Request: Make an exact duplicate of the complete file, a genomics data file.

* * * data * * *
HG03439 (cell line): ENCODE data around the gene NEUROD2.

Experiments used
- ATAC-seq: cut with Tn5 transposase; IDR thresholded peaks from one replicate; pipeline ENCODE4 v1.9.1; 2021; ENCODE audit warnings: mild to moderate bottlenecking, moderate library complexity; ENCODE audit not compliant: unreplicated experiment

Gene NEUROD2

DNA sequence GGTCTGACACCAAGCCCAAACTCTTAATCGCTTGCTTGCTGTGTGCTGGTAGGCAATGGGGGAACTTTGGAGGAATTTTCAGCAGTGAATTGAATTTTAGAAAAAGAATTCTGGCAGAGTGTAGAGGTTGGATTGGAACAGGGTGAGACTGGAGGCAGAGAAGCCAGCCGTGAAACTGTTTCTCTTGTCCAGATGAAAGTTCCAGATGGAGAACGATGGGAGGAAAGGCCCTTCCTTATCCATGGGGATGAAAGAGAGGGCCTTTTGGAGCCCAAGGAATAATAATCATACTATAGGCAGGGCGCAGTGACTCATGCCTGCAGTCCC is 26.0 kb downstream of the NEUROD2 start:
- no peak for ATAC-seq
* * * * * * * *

HG03439 (cell line): ENCODE data around the gene NEUROD2.

Experiments used
- ATAC-seq: cut with Tn5 transposase; IDR thresholded peaks from one replicate; pipeline ENCODE4 v1.9.1; 2021; ENCODE audit warnings: mild to moderate bottlenecking, moderate library complexity; ENCODE audit not compliant: unreplicated experiment

Gene NEUROD2

DNA sequence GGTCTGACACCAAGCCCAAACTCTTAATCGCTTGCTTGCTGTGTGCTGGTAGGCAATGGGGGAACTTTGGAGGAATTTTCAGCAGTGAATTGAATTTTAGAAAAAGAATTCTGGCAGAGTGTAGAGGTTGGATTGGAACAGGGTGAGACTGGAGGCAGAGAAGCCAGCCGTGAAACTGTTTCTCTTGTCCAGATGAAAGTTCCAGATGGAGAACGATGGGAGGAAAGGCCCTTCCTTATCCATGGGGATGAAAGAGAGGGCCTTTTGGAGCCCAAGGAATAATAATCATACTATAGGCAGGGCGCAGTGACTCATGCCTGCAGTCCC is 26.0 kb downstream of the NEUROD2 start:
- no peak for ATAC-seq